Story Points Estimation

This blog post summarizes the key points which came up in a conversation between Joe Justice and Chris Wallace discussing some challenges Chris is having with consistently and accurately estimating points for user stories in the WikiSpeed Burleson, TX, USA shop.

While explaining his current experience with story points estimation, Chris expressed that he thinks that the point estimation would not be consistent between different Scrum development teams because the skill-sets and collective expertise of the team members is different on each team.

Joe provided an analogy to clear up this common misconception about story points estimation.  Imagine you are moving buckets of water.  It is clear that moving a 5 gallon bucket is more effort than moving a 3 gallon bucket.  Now imagine a child moving the same buckets of water.  While it is more difficult for a child to move the buckets of water than an adult, it is still the same amount more difficult to move a 5 gallon bucket than it is to move a 3 gallon bucket.  So, if we estimate the points using relative sizes we will have a consistent and accurate estimate of complexity for each story.

Chris pondered this water bucket analogy for some time but still had some questions based on his experience working with multiple Scrum Teams and simultaneously completing tasks which would typically be considered professionally unrelated.  The following is an excerpt from Chris’ reply.  NOTE:  We use Tshirt sizes (S, M, L, XL, 2XL) for estimation which are then converted to Fibonacci numbers for tracking velocity.

“I absolutely agree with the water bucket analogy.  And it works great if you are ONLY writing software, or ONLY working in a machine shop.  I think the difficulty I’ve found personally with estimating has to do with estimating relative tasks that are of a different ‘type’ or require a different typical skill-set.  For example, right now I consider measuring, marking, drilling 8 holes, and pass/fail testing 1 angle plate as a S.  However, it was larger than a XL  the first time I did it because of the massive amounts of knowledge I had to learn, weed through, and experiment with originally.  I knew the Innovation Racing Series Captcha integration would be an XL or maybe more.  Now, for me…it is also an S.  I think maybe what I’ve learned is to keep the estimation in the context of it’s type, or field, or skill-set.  Clearly making one angle bracket is a S compared to assembling the whole SGT01 chassis.  And adding a Captcha is a S compared to eBay auto auctions integration into the Innovation Racing Series event page.  I may be way off base, but I’m going to try keeping this caveat in mind and see if it improves my estimation metrics accuracy and consistency.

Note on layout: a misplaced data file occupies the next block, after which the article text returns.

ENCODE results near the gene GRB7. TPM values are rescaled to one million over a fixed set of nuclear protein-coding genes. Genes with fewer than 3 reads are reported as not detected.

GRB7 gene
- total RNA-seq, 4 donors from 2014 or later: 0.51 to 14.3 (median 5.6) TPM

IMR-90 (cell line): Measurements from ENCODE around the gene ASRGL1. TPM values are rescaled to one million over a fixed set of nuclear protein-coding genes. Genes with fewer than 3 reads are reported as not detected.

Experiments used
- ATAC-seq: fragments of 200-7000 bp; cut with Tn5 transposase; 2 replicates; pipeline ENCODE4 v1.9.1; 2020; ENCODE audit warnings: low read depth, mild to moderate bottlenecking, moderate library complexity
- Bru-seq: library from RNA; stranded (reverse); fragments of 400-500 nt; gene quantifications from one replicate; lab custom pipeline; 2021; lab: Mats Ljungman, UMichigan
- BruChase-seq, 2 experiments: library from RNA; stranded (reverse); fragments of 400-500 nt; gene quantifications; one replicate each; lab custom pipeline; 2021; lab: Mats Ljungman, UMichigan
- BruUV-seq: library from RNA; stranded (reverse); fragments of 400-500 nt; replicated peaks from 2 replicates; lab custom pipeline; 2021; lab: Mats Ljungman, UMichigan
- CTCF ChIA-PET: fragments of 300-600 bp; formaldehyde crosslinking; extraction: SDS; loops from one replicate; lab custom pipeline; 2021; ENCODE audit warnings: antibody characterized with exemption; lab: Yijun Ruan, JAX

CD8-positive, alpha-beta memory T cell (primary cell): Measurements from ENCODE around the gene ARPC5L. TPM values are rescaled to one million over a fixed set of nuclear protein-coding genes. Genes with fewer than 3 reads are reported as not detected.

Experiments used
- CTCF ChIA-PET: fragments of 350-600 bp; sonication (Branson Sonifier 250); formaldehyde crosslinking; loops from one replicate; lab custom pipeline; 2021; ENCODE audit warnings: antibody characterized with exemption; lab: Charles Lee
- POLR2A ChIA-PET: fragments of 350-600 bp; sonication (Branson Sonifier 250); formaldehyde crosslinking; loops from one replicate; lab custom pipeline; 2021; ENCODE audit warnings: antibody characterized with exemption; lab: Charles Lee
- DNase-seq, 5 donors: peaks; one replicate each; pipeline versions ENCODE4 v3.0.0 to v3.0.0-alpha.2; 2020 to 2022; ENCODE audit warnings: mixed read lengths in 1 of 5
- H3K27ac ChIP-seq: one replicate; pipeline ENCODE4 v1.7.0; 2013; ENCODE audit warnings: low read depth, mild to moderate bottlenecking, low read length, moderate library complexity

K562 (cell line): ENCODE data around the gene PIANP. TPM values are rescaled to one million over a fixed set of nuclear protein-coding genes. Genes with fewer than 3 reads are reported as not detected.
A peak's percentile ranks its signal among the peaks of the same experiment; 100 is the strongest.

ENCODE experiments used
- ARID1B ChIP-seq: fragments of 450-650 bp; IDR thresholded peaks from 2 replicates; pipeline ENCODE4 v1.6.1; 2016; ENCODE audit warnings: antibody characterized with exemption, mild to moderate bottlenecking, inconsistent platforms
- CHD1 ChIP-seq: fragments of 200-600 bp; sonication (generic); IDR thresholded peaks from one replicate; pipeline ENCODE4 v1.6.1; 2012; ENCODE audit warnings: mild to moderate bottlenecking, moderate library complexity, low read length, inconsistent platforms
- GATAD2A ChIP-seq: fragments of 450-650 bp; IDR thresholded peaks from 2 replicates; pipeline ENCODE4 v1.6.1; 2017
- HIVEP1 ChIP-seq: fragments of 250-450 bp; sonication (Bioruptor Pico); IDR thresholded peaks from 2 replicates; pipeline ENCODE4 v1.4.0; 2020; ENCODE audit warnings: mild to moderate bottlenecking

“Another analogy. Moving 5 gallon vs 13 gallon bucket as opposed to eating 5 pies vs 13 pies. Of course, the 13 is larger than 5 for every person. For a kid, I would assume eating 5 pies may be easier than moving a 5 gallon bucket. For me moving the bucket is easy, eating the pies would kill me. So are both the 5 gallon bucket and the 5 pies a 5? In my original view they were not. However, I think if we add context (only bucket moving or only pie eating) to the relative estimates, they are in fact, both 5’s for any team.” -Chris Wallace

Notes added by Joe: Awesome blog Chris! Reference stories I’m running into with teams seem to be professionally used per type of work. So, aluminum machining has reference stories S, M, L, (and maybe XS and XL, each mapped to Fibonacci numbers). Arduino programming and wiring has reference stories S, M, L. Composite work has reference stories S, M, L. We can only compare one team’s velocity to velocity of a similar type. A cross-functional experienced team, like you are now building at the Texas shop, will have reference stories in multiple or all categories, and eventually reference stories across categories like “Build a car, XL.” Points are from an investors point of view, outside the team. They want to know how much they need to pay this team (weeks of run rate) to get 1,000 points worth of car stuff. So they don’t want larger points if the team has to skill up, they simply want real velocity. This is why investors prefer mature teams that are used to working together and already have built cross-functionality by getting double or more velocity with many different types of reference stories relevant to the investment.

The first time any new type of work is undertaken, or when a skill is rusty, it takes more effort. But the points of the work is still the same. If teams need to set time aside to skill-up or research, that’s where the special story types are used: Spike, Research Story, and Tracer Bullet. -Joe Justice

This post is an open discussion.  Please comment with your experiences on estimating story points.  We’d love to hear from you!

1 thought on “Story Points Estimation

  1. Thanks for the “buckets of water” analogy. This is very helpful since my teams often struggle with relative estimation and look for an explanation for why we use story points instead of actual time measurements.

    Teams can get obsessive about estimating a single story because there are many variables (experience, timing, who owns the story, etc.) It helps when I assure the team that velocity is not isolated to a single sprint. We’re interested in a team’s average velocity over several sprints. The goal is to increase the velocity as the team improves at specific skills and improves at Scrum. Errors in estimation will average out over time and the team will get better at estimation.

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